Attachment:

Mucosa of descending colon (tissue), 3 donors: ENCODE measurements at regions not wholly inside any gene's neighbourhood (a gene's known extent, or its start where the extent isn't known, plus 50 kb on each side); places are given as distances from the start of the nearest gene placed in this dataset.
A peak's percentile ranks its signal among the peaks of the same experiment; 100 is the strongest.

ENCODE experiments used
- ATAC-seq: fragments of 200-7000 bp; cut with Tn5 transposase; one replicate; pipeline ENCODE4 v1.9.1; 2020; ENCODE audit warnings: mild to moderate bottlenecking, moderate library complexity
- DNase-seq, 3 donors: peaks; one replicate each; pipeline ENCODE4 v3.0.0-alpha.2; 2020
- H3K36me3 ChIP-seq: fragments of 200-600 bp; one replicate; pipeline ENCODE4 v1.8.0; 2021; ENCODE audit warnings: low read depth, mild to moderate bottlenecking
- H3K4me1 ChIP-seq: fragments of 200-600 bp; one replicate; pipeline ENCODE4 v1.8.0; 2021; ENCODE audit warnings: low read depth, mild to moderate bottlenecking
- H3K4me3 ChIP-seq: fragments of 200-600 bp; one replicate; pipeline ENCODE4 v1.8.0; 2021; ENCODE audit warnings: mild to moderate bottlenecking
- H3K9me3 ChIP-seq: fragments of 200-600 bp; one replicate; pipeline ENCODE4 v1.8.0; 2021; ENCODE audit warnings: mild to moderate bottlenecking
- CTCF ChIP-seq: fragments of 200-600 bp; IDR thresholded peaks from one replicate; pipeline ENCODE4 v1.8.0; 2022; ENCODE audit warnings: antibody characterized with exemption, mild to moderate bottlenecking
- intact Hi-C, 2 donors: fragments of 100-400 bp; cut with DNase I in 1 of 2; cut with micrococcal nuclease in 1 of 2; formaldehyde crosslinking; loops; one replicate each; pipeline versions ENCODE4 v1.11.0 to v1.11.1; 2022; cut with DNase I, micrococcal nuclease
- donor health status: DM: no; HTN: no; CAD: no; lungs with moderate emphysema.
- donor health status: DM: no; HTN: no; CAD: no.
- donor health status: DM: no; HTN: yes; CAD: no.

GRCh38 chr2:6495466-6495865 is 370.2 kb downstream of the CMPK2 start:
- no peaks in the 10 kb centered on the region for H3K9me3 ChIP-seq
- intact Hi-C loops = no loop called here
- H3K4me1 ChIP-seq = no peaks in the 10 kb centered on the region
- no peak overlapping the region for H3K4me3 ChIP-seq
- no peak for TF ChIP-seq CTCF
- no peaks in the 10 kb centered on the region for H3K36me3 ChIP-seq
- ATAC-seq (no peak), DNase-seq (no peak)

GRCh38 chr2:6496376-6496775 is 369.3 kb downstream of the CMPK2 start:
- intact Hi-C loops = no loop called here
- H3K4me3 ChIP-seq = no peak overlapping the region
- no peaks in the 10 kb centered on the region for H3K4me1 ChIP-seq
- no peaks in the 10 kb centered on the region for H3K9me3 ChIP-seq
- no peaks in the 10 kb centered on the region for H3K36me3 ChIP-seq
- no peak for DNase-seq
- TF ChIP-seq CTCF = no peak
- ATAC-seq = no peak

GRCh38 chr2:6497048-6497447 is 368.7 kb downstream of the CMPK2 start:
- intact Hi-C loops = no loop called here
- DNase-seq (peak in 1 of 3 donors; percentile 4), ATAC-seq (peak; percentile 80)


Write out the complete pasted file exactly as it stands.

Mucosa of descending colon (tissue), 3 donors: ENCODE measurements at regions not wholly inside any gene's neighbourhood (a gene's known extent, or its start where the extent isn't known, plus 50 kb on each side); places are given as distances from the start of the nearest gene placed in this dataset.
A peak's percentile ranks its signal among the peaks of the same experiment; 100 is the strongest.

ENCODE experiments used
- ATAC-seq: fragments of 200-7000 bp; cut with Tn5 transposase; one replicate; pipeline ENCODE4 v1.9.1; 2020; ENCODE audit warnings: mild to moderate bottlenecking, moderate library complexity
- DNase-seq, 3 donors: peaks; one replicate each; pipeline ENCODE4 v3.0.0-alpha.2; 2020
- H3K36me3 ChIP-seq: fragments of 200-600 bp; one replicate; pipeline ENCODE4 v1.8.0; 2021; ENCODE audit warnings: low read depth, mild to moderate bottlenecking
- H3K4me1 ChIP-seq: fragments of 200-600 bp; one replicate; pipeline ENCODE4 v1.8.0; 2021; ENCODE audit warnings: low read depth, mild to moderate bottlenecking
- H3K4me3 ChIP-seq: fragments of 200-600 bp; one replicate; pipeline ENCODE4 v1.8.0; 2021; ENCODE audit warnings: mild to moderate bottlenecking
- H3K9me3 ChIP-seq: fragments of 200-600 bp; one replicate; pipeline ENCODE4 v1.8.0; 2021; ENCODE audit warnings: mild to moderate bottlenecking
- CTCF ChIP-seq: fragments of 200-600 bp; IDR thresholded peaks from one replicate; pipeline ENCODE4 v1.8.0; 2022; ENCODE audit warnings: antibody characterized with exemption, mild to moderate bottlenecking
- intact Hi-C, 2 donors: fragments of 100-400 bp; cut with DNase I in 1 of 2; cut with micrococcal nuclease in 1 of 2; formaldehyde crosslinking; loops; one replicate each; pipeline versions ENCODE4 v1.11.0 to v1.11.1; 2022; cut with DNase I, micrococcal nuclease
- donor health status: DM: no; HTN: no; CAD: no; lungs with moderate emphysema.
- donor health status: DM: no; HTN: no; CAD: no.
- donor health status: DM: no; HTN: yes; CAD: no.

GRCh38 chr2:6495466-6495865 is 370.2 kb downstream of the CMPK2 start:
- no peaks in the 10 kb centered on the region for H3K9me3 ChIP-seq
- intact Hi-C loops = no loop called here
- H3K4me1 ChIP-seq = no peaks in the 10 kb centered on the region
- no peak overlapping the region for H3K4me3 ChIP-seq
- no peak for TF ChIP-seq CTCF
- no peaks in the 10 kb centered on the region for H3K36me3 ChIP-seq
- ATAC-seq (no peak), DNase-seq (no peak)

GRCh38 chr2:6496376-6496775 is 369.3 kb downstream of the CMPK2 start:
- intact Hi-C loops = no loop called here
- H3K4me3 ChIP-seq = no peak overlapping the region
- no peaks in the 10 kb centered on the region for H3K4me1 ChIP-seq
- no peaks in the 10 kb centered on the region for H3K9me3 ChIP-seq
- no peaks in the 10 kb centered on the region for H3K36me3 ChIP-seq
- no peak for DNase-seq
- TF ChIP-seq CTCF = no peak
- ATAC-seq = no peak

GRCh38 chr2:6497048-6497447 is 368.7 kb downstream of the CMPK2 start:
- intact Hi-C loops = no loop called here
- DNase-seq (peak in 1 of 3 donors; percentile 4), ATAC-seq (peak; percentile 80)